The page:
Living your life in a human-sized pressure cooker, constant bouts of anxiety, work weeks that are notorious for crossing the hundred-hour mark — what’s not to love about investment banking? Sure, the money is there (most of the time), but you need a superhuman stock of either endurance or pure adrenaline to cut it.
So, yeah, we get it. Whether you’re an M&A associate or an IB analyst rising through the ranks, it’s hard not to have at least a little space in your mind for exit planning. But is the grass really greener on the buy side? Let’s explore what the chronic exit planners don’t tell you.
Exit Plans and Exit Realities
It’s no secret that humans tend to idealize what they don’t have, but the truth is, work in the most common positions investment bankers who’ve made the transition end up in isn’t really all that different from work in IB. Long story short, you’re still going to be doing financial statement analysis. And you might not be working 80-hour weeks, but you might still be working 70-hour weeks.
The usual exit opps also tend to call for a lot more self-starting, sourcing, and searching than your day-to-day IB tasks — meaning you’ll have to get used to cold-calling, pitching, and hearing the word “no” more often than not. And tasks like driving deal processes and coming up with investment pitches tend to fall on you as an individual rather than on a team.
That’s to say nothing of getting there in the first place. Buy-side jobs highly favor those with experience at bulge-bracket or elite-boutique banks, and the job markets are heavily tilted toward New York, London, and Hong Kong. A prestigious alma mater, high GPA, on-paper deal-making experience, and hands-on work with venture capital or private equity can also get you hired in these positions — and none of those things come quickly.
Clearly, switching isn’t easy. But if you do decide to pursue change, you won’t be short on options. And, yes, that is definitely a segue.
So What Are Your Exit Opps?
You’ve heard it before: “I’m gonna do two solid years in IB, then take the resume, experience, and battle scars to a new career.” So for those working in investment banking, exit opportunities must be pretty appealing, right?
While there’s no set path for leaving IB behind — you might transition into private equity, you might buy a cannabis farm, who knows — some of the most common, and often appealing, post-exit possibilities include
- Consulting: one of the most flexible options, consulting or strategist paths take you out of the direct line of fire (often for less pay, and less workload) while still enabling you to exercise your passion for finance.
- Private equity: demands top-class IB experience (or really good connections) and often comes with similar time commitments in a more research-oriented role.
- Fin-tech: at the crossroads of banking and tech spheres, this sector offers a home for those with experience in IB as well as areas like programming or software development.
- Hedge funds: calls for auditing or trade strategy experience, offers a high-risk, high-reward path.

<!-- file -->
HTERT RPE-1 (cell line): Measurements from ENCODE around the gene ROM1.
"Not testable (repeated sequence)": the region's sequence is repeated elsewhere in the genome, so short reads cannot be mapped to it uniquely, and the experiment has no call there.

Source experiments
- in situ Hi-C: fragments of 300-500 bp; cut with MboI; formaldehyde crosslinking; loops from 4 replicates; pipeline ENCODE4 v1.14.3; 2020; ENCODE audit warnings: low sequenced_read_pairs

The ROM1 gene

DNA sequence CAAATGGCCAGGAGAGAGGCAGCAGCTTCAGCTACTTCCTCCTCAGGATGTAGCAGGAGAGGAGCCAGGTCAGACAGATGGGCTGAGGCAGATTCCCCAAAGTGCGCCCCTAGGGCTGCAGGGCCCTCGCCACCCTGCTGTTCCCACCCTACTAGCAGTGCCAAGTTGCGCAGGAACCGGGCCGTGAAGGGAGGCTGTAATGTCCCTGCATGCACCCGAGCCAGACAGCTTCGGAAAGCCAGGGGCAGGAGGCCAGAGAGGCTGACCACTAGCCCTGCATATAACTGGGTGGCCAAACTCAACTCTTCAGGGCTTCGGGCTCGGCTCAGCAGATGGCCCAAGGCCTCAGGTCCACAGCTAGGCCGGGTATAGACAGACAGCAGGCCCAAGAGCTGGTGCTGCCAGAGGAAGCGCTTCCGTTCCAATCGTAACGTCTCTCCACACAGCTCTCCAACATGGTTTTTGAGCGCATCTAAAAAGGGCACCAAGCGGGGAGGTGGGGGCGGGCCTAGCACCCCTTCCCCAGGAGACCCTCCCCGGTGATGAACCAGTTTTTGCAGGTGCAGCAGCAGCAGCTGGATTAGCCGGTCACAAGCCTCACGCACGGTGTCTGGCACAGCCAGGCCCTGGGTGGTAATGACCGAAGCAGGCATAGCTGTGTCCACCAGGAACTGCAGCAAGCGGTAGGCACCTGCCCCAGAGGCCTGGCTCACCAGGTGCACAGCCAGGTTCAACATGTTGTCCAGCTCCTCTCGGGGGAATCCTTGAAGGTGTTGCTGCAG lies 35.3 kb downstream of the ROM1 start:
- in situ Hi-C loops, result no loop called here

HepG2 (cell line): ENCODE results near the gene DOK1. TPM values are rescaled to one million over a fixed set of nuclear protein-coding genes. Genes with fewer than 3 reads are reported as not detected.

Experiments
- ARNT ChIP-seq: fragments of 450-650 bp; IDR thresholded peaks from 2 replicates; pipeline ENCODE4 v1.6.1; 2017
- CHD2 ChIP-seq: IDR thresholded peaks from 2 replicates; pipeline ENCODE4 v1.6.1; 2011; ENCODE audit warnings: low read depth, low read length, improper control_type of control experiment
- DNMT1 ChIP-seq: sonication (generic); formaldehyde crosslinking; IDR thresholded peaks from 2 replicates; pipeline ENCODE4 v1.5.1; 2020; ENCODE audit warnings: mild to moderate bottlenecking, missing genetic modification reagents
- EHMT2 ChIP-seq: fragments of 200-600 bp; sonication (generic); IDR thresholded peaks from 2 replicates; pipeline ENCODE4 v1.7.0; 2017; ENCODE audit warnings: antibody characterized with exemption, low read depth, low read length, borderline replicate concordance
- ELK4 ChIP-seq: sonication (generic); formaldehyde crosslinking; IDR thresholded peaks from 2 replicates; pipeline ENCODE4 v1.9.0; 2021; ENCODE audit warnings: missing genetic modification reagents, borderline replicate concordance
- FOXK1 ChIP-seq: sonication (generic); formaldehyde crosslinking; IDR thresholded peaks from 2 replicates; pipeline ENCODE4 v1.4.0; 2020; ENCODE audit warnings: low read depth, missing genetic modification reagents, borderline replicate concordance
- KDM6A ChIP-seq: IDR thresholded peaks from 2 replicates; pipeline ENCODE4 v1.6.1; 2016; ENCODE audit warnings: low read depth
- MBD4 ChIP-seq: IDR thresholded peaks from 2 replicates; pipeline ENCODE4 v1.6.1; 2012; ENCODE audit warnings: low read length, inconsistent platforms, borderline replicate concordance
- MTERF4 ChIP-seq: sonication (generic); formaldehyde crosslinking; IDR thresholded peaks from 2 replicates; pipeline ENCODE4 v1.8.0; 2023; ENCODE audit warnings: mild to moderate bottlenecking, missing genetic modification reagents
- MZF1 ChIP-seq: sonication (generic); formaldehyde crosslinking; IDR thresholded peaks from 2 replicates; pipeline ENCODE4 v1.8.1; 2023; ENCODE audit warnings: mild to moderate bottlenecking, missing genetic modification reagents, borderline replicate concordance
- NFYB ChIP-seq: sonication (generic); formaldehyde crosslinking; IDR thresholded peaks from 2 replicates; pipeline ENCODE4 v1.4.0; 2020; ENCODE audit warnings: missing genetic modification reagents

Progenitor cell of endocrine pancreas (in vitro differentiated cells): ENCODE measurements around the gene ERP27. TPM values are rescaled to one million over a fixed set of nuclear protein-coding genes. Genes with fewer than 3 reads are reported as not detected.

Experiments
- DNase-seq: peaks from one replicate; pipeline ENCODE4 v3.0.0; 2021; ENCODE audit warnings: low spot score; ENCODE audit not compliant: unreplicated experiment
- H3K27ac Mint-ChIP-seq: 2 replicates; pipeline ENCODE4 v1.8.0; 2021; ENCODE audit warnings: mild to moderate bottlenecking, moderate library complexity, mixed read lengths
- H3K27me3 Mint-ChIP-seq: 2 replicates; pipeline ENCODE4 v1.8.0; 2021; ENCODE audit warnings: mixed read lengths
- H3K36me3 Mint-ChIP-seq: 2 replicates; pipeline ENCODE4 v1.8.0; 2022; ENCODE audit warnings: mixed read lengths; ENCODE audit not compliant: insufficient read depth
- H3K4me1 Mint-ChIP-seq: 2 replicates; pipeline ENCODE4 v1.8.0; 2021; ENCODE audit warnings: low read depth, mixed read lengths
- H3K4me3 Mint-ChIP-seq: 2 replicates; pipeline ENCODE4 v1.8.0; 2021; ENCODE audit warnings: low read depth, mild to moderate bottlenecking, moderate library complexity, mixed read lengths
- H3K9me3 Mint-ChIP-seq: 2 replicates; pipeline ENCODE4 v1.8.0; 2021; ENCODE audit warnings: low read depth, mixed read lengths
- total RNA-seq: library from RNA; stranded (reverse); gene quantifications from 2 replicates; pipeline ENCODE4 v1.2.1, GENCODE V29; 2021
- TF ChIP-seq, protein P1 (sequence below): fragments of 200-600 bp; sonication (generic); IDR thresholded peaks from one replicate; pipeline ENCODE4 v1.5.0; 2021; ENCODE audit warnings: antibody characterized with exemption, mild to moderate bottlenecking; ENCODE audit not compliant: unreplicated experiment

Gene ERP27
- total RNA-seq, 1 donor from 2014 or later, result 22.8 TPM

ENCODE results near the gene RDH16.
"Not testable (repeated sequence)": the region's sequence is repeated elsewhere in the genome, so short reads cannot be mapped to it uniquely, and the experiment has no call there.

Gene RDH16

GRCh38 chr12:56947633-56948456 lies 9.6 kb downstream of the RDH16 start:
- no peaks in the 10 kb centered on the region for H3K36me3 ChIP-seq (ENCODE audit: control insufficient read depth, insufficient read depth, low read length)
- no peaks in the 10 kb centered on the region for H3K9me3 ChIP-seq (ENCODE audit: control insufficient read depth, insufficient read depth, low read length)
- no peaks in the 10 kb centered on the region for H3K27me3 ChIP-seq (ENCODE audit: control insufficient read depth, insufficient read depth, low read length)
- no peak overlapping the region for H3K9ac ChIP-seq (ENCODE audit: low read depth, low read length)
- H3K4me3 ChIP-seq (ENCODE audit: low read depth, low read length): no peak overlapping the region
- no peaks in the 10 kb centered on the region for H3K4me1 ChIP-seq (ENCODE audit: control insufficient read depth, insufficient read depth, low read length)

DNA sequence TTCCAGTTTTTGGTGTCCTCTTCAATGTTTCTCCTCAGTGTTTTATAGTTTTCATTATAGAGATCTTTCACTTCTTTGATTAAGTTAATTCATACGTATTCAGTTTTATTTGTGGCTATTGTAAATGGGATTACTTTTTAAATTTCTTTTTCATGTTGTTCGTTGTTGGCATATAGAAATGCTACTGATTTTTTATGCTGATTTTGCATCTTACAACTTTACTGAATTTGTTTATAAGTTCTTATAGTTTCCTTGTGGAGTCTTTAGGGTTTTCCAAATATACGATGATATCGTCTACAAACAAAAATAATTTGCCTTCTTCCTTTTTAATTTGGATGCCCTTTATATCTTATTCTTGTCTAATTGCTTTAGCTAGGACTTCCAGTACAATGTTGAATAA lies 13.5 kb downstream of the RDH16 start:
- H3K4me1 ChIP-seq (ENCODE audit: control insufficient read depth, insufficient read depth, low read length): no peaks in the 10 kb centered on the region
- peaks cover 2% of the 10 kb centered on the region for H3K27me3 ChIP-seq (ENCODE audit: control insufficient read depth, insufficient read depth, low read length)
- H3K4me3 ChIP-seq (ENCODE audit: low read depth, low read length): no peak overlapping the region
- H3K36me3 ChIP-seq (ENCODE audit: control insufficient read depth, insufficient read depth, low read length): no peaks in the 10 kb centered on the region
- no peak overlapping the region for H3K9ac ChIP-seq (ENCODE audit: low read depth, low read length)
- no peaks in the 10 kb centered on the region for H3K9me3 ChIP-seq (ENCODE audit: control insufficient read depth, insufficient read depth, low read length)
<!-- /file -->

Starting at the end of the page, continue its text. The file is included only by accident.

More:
- Venture capital: for self-starters and (soon-to-be) former investment bankers who want to be their own boss, are willing to invest despite potentially risky beginnings, and really prioritize flexible schedules.
That said, recruiting for buy-side jobs has moved up the timeline even more than it has for IB jobs in the past decade or so. So if you’re looking to jump ship, you might have to start the process a whole lot earlier than you’d think.
Let’s Talk About Exit Mentality
That sort of endless gazing into the future isn’t always healthy, though. No one’s ragging on having a solid plan for the future, but let’s be real: being on a constant lookout for your next big chance, the next leap to something “better,” can be a shortcut to burnout, unhappiness, and being a shitty team member.
As Mergers & Inquisitions founder Brian DeChesare says, “Don’t rule out staying in banking. The obsession with investment banking exit opportunities is a U.S.-specific phenomenon, and it makes less sense now than it ever did.”
The perks of staying in IB can’t be brushed off, starting with pay that can dip into the seven figures at senior levels (and is more likely to be cash at elite banks, compared to the deferred comp you’ll get on the buy side). IB also offers a lot more consistency, free from the constant risks of funds imploding. And you can’t put a price tag on that sort of stability in an increasingly unstable world.
Above everything else, though, the most successful exit planning starts with a single, foundational “why” — and that’s your own personal why. Why do you want to move on from investment banking? In plenty of ways, the skills you accrue in IB make the finance world your oyster; your answer to that question colors every aspect of your journey, whether you ultimately decide to stay or go.
It’s All About You
Look, we’re not your therapist (though maybe IB should always come with one), and we’re certainly not, well, you. All platitudes aside, the choice to move on from investment banking is as situational as it is deeply personal.
But if your happiness is in question? Making the play is always worth it. Don’t force it, but if you just can’t deny the impulse, start with exploration, education and mentorship. The best way to start doing is to learn from those who are already doing. And don’t worry — we’ll help you explore along the way.
Dan is a Dallas-based small business owner, media professional and freelance writer of more than 12 years. In that time, he’s been lucky enough to collaborate with business brands like The Motley Fool, Office Depot and Fortune as well as tech companies such as Samsung, Verizon, Vizio, Sony and beyond.
WallStreetMojo – Investment Banking Exit Opportunities
Mergers & Inquisitions – Investment Banking Exit Opportunities: The Myth of the Buy-Side Job
Corporate Finance Institute – Why Investment Banking?